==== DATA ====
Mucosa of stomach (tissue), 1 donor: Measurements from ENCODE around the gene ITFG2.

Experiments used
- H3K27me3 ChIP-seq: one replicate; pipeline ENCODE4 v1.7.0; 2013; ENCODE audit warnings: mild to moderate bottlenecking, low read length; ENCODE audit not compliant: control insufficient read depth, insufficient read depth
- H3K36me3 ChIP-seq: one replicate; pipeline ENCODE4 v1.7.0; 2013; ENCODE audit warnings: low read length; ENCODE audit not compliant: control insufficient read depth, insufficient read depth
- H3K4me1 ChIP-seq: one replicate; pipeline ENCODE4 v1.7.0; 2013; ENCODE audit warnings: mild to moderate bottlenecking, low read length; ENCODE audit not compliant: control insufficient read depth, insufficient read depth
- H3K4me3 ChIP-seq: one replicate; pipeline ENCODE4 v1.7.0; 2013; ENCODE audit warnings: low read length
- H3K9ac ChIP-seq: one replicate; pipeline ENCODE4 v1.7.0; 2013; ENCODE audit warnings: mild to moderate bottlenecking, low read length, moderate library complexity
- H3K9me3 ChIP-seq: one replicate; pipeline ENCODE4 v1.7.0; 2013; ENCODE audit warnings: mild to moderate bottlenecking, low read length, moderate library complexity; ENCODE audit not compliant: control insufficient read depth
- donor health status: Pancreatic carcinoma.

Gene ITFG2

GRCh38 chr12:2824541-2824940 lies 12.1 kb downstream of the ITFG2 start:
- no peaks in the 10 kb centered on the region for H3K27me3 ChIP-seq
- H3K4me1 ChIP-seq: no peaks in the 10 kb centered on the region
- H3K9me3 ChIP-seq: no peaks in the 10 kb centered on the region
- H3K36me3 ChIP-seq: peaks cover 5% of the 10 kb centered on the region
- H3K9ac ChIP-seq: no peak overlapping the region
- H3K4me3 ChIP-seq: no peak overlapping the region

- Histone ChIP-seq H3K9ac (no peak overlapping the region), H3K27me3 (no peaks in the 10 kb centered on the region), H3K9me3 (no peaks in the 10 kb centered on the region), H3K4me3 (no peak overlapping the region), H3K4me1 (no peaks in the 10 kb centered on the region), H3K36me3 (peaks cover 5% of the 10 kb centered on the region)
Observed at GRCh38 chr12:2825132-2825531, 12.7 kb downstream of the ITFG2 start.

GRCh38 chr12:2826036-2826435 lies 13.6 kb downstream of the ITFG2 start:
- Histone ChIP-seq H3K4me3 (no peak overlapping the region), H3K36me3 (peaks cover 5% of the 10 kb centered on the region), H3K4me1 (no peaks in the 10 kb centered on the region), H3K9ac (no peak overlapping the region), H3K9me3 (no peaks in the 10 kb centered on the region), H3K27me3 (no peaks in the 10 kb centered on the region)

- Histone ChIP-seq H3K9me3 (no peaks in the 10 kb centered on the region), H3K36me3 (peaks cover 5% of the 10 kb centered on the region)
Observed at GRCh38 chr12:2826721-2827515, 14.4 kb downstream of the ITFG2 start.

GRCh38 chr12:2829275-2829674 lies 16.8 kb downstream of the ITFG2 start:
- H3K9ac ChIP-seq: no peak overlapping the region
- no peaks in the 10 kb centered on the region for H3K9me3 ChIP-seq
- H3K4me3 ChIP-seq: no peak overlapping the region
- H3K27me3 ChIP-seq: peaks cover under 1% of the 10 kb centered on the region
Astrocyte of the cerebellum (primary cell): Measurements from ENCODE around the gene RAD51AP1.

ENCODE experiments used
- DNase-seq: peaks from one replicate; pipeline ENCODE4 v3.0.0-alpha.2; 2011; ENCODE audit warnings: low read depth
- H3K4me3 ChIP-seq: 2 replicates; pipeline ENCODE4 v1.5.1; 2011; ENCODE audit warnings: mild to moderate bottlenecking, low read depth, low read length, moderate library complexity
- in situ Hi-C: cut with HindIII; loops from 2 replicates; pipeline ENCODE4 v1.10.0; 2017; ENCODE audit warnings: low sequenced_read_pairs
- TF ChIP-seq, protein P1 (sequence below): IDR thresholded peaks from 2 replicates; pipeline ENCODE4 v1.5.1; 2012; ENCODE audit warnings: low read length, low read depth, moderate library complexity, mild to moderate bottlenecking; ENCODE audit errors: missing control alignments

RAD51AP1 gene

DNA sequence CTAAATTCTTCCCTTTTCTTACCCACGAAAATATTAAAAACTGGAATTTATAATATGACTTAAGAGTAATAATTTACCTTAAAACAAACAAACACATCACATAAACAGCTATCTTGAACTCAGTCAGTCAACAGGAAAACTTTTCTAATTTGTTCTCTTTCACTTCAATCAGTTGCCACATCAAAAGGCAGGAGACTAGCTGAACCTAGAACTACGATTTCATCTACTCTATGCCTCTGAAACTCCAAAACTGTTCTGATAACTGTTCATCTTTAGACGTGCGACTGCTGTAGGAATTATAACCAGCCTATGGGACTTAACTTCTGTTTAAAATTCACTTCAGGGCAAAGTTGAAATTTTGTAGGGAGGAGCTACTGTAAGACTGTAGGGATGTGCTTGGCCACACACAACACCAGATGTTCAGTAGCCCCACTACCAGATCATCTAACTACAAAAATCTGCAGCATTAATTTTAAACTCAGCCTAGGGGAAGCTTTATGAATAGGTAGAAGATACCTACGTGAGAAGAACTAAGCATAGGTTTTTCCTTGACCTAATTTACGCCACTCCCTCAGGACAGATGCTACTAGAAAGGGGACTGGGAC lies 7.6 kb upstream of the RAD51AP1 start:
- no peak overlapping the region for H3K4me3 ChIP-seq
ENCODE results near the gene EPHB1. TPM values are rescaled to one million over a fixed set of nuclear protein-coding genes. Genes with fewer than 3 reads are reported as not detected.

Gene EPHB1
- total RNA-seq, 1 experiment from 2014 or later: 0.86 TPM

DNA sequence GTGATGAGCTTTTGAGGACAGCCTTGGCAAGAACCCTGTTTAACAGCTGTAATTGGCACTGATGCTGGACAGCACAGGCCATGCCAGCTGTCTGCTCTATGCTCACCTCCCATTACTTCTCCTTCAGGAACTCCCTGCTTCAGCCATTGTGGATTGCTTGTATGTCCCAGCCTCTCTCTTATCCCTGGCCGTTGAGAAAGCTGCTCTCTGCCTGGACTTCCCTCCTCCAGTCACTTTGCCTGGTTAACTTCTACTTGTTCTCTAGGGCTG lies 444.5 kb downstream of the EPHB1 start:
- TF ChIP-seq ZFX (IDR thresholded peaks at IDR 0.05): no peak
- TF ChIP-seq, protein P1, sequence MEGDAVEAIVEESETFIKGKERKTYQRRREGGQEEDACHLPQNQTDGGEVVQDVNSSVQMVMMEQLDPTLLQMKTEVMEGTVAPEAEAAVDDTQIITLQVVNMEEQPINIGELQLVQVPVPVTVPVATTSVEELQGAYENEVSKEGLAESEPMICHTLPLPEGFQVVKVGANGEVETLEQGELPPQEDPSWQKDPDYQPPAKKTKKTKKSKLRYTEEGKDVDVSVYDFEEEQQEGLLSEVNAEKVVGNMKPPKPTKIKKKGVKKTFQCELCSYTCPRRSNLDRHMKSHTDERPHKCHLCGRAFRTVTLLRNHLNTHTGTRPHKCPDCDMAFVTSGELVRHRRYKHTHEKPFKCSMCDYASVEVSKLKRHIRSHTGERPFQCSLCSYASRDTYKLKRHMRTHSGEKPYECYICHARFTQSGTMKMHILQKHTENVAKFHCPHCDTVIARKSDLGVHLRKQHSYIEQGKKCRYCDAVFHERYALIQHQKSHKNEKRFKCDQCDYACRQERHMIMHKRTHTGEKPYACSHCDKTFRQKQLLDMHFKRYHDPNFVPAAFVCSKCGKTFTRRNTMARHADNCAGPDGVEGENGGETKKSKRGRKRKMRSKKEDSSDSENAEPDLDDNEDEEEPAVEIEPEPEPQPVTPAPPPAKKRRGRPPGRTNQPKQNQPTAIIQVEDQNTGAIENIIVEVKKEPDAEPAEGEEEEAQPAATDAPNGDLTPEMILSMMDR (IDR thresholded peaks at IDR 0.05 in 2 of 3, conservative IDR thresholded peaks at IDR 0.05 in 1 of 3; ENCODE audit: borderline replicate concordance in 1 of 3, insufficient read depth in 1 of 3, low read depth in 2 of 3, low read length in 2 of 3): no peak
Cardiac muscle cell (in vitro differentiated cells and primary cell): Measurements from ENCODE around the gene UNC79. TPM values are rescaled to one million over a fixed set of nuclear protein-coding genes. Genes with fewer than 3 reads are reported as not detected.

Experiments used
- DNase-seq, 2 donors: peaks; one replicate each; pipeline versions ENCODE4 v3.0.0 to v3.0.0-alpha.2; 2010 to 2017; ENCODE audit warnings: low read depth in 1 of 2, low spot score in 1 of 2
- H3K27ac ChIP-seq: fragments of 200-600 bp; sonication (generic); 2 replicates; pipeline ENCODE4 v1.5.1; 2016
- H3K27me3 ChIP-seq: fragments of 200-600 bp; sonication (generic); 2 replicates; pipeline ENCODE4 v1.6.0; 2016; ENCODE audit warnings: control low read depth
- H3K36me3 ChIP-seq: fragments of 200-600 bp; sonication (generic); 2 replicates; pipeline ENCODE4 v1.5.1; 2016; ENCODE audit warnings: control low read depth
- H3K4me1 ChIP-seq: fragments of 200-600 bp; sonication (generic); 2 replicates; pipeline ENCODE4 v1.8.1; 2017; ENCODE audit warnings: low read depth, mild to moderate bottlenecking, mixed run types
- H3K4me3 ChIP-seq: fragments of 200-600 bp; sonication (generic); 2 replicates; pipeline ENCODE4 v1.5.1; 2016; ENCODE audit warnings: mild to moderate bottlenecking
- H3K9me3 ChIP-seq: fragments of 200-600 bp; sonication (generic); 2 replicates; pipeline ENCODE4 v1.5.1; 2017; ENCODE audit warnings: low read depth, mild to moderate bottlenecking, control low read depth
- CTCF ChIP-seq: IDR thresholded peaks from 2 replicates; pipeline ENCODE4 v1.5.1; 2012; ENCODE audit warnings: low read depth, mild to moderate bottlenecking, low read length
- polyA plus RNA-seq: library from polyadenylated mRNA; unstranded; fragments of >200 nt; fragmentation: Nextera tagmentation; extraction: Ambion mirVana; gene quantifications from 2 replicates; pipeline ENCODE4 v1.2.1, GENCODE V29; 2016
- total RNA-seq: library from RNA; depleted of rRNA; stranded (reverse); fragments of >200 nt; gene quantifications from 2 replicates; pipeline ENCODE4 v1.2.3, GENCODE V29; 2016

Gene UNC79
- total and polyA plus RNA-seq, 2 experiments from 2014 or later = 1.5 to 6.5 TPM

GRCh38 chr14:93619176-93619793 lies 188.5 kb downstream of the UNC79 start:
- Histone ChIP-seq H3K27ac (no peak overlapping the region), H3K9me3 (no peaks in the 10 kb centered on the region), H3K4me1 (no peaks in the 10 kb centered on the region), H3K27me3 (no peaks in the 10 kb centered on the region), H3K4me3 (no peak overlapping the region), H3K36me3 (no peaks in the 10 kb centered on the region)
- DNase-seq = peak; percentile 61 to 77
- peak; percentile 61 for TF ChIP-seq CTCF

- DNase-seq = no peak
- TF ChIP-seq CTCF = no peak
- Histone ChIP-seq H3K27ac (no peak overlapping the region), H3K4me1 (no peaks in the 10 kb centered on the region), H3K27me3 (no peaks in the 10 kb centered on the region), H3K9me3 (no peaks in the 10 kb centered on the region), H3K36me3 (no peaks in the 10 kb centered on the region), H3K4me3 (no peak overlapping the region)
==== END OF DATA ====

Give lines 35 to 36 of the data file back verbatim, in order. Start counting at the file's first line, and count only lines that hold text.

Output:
RAD51AP1 gene

DNA sequence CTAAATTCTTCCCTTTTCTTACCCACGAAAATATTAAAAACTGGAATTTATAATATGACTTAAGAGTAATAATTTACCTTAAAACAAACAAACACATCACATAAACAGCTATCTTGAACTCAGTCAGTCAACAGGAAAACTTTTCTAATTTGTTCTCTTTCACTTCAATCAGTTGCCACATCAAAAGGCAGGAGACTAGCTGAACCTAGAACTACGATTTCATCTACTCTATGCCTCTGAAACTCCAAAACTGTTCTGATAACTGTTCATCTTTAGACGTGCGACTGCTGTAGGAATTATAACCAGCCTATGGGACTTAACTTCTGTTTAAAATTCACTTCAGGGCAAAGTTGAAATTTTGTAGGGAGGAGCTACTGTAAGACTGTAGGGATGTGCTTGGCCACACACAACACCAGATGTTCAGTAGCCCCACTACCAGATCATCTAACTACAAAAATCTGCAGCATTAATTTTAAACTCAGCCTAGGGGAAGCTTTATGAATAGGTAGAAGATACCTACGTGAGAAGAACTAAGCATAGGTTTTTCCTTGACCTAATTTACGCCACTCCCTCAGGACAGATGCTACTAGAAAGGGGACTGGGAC lies 7.6 kb upstream of the RAD51AP1 start: